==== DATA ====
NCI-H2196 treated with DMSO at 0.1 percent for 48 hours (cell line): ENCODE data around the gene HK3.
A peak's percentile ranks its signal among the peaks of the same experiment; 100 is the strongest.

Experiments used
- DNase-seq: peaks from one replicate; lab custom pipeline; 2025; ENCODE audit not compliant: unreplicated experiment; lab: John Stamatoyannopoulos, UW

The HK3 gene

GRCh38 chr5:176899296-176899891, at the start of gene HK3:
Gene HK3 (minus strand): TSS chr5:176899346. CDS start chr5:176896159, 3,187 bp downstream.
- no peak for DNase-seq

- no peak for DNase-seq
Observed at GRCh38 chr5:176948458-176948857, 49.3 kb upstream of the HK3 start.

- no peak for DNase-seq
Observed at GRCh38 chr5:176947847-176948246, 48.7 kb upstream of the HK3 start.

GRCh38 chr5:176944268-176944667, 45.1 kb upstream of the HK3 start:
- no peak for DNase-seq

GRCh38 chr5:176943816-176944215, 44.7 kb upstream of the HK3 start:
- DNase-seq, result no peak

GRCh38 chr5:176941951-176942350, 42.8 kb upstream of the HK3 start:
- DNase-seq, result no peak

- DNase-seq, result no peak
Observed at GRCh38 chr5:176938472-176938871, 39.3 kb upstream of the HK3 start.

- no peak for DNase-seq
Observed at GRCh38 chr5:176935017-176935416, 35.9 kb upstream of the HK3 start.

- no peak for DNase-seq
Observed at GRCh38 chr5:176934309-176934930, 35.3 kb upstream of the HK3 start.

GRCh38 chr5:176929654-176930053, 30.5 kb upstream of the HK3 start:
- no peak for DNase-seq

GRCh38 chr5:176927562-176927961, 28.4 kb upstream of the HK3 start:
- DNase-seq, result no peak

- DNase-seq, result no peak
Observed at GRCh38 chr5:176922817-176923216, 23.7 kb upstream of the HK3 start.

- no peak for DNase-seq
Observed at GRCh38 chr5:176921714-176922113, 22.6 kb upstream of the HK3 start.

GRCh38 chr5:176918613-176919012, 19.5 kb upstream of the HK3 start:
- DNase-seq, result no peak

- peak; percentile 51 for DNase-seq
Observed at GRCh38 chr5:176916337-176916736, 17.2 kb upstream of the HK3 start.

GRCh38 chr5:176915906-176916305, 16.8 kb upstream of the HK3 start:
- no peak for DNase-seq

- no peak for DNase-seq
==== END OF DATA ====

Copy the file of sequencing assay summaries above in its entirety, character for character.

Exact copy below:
NCI-H2196 treated with DMSO at 0.1 percent for 48 hours (cell line): ENCODE data around the gene HK3.
A peak's percentile ranks its signal among the peaks of the same experiment; 100 is the strongest.

Experiments used
- DNase-seq: peaks from one replicate; lab custom pipeline; 2025; ENCODE audit not compliant: unreplicated experiment; lab: John Stamatoyannopoulos, UW

The HK3 gene

GRCh38 chr5:176899296-176899891, at the start of gene HK3:
Gene HK3 (minus strand): TSS chr5:176899346. CDS start chr5:176896159, 3,187 bp downstream.
- no peak for DNase-seq

- no peak for DNase-seq
Observed at GRCh38 chr5:176948458-176948857, 49.3 kb upstream of the HK3 start.

- no peak for DNase-seq
Observed at GRCh38 chr5:176947847-176948246, 48.7 kb upstream of the HK3 start.

GRCh38 chr5:176944268-176944667, 45.1 kb upstream of the HK3 start:
- no peak for DNase-seq

GRCh38 chr5:176943816-176944215, 44.7 kb upstream of the HK3 start:
- DNase-seq, result no peak

GRCh38 chr5:176941951-176942350, 42.8 kb upstream of the HK3 start:
- DNase-seq, result no peak

- DNase-seq, result no peak
Observed at GRCh38 chr5:176938472-176938871, 39.3 kb upstream of the HK3 start.

- no peak for DNase-seq
Observed at GRCh38 chr5:176935017-176935416, 35.9 kb upstream of the HK3 start.

- no peak for DNase-seq
Observed at GRCh38 chr5:176934309-176934930, 35.3 kb upstream of the HK3 start.

GRCh38 chr5:176929654-176930053, 30.5 kb upstream of the HK3 start:
- no peak for DNase-seq

GRCh38 chr5:176927562-176927961, 28.4 kb upstream of the HK3 start:
- DNase-seq, result no peak

- DNase-seq, result no peak
Observed at GRCh38 chr5:176922817-176923216, 23.7 kb upstream of the HK3 start.

- no peak for DNase-seq
Observed at GRCh38 chr5:176921714-176922113, 22.6 kb upstream of the HK3 start.

GRCh38 chr5:176918613-176919012, 19.5 kb upstream of the HK3 start:
- DNase-seq, result no peak

- peak; percentile 51 for DNase-seq
Observed at GRCh38 chr5:176916337-176916736, 17.2 kb upstream of the HK3 start.

GRCh38 chr5:176915906-176916305, 16.8 kb upstream of the HK3 start:
- no peak for DNase-seq

- no peak for DNase-seq